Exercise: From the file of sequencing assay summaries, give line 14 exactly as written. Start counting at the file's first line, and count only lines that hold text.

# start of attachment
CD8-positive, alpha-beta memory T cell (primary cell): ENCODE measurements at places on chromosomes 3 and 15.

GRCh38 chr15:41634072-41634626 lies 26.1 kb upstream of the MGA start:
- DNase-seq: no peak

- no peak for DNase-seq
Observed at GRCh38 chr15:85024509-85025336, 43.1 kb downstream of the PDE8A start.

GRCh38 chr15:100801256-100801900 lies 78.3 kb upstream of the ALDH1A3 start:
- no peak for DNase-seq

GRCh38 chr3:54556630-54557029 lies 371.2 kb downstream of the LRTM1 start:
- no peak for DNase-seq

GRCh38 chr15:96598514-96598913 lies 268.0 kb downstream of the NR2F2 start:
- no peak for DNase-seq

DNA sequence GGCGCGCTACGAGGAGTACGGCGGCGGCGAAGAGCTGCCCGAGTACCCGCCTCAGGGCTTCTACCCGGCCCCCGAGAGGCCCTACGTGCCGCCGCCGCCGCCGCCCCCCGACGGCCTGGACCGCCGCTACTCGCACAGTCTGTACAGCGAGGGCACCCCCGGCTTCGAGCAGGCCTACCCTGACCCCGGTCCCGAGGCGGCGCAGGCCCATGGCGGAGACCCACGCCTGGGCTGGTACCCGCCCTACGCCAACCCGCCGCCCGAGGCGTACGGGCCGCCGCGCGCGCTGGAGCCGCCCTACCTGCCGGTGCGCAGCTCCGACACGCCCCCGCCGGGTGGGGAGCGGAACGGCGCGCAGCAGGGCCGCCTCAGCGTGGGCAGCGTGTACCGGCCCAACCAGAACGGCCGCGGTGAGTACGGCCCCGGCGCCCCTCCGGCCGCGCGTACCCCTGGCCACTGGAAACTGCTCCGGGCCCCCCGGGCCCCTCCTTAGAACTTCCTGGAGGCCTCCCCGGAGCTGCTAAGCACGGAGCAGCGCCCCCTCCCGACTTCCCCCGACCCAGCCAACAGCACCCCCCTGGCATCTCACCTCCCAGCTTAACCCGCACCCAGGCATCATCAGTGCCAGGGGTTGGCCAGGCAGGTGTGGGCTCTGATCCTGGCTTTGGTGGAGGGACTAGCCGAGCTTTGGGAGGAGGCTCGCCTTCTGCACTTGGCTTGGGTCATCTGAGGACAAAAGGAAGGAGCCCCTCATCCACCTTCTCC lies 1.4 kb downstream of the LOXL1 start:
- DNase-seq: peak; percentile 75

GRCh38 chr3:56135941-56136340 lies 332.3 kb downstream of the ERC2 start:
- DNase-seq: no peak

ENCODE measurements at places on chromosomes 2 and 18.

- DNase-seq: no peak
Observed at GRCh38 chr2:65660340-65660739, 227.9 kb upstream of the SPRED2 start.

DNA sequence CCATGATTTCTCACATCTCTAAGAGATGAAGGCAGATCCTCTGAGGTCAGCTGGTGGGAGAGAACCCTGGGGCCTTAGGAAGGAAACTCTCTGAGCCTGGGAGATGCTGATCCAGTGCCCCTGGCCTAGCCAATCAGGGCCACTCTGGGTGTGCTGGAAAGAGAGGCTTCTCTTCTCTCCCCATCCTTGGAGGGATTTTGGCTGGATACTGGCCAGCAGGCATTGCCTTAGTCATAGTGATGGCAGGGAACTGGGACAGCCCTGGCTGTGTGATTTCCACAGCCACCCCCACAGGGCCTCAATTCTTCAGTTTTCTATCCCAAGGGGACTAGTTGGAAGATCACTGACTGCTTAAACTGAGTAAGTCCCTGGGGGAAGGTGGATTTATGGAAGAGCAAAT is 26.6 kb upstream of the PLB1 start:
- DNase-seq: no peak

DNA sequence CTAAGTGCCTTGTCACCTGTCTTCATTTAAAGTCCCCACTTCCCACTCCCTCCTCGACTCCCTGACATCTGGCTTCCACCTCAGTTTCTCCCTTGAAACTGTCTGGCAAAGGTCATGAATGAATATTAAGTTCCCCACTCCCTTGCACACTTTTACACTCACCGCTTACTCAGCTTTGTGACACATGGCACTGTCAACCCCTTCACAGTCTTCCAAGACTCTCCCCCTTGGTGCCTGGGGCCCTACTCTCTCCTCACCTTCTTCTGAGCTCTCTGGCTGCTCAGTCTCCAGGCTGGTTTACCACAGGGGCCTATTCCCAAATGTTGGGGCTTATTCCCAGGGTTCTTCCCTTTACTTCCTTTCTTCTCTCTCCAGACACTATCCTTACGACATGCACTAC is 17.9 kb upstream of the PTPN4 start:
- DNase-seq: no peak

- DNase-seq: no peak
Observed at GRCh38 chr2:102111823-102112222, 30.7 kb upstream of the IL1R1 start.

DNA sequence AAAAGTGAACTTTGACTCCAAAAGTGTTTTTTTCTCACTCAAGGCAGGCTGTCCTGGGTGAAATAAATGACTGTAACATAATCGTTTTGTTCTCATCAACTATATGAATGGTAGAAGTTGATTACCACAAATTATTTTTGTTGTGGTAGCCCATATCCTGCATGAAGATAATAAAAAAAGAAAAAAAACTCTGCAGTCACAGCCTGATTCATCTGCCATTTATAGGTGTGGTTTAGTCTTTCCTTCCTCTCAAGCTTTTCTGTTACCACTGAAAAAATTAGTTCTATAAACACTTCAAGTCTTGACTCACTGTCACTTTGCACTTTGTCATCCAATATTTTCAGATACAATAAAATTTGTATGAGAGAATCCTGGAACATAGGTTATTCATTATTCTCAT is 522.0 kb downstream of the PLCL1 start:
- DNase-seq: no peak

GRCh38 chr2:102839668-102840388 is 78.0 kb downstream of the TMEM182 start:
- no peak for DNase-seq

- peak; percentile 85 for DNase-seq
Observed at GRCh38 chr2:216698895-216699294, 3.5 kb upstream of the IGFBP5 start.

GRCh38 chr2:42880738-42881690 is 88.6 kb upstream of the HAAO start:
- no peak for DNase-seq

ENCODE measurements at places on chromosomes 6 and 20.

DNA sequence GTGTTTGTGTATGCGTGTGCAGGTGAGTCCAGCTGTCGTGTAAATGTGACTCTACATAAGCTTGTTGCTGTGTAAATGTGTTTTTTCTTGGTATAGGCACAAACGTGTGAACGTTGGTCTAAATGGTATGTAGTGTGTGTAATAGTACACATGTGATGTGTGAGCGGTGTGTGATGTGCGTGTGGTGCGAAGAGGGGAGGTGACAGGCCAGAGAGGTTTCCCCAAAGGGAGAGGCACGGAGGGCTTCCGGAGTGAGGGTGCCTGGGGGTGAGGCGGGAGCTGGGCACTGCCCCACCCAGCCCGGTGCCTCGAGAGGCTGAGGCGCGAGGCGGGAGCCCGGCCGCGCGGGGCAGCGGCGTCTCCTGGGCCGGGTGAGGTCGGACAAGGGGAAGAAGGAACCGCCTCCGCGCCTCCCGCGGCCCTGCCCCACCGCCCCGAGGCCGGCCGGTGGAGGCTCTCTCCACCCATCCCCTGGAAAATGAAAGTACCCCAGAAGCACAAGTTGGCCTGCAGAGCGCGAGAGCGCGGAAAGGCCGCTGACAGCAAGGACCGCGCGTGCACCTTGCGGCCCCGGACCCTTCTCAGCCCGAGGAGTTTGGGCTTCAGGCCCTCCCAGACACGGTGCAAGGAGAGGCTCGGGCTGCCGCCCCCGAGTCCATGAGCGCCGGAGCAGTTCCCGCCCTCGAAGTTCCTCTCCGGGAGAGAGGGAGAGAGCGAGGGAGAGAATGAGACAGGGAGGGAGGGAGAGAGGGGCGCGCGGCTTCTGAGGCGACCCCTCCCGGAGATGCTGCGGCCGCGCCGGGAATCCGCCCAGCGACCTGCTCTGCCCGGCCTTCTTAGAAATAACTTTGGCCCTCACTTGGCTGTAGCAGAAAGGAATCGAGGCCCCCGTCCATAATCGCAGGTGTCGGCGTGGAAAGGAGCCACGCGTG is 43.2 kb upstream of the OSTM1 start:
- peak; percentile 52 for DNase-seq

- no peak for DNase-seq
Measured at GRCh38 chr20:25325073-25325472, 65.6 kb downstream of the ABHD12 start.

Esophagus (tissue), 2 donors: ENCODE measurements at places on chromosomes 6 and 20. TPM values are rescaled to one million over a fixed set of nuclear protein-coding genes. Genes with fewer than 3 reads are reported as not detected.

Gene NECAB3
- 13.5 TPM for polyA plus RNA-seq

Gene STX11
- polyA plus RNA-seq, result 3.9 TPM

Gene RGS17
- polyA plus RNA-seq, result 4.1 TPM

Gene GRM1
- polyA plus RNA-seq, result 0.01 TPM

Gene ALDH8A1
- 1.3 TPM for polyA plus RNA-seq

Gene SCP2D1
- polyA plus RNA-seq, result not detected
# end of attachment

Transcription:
GRCh38 chr3:56135941-56136340 lies 332.3 kb downstream of the ERC2 start: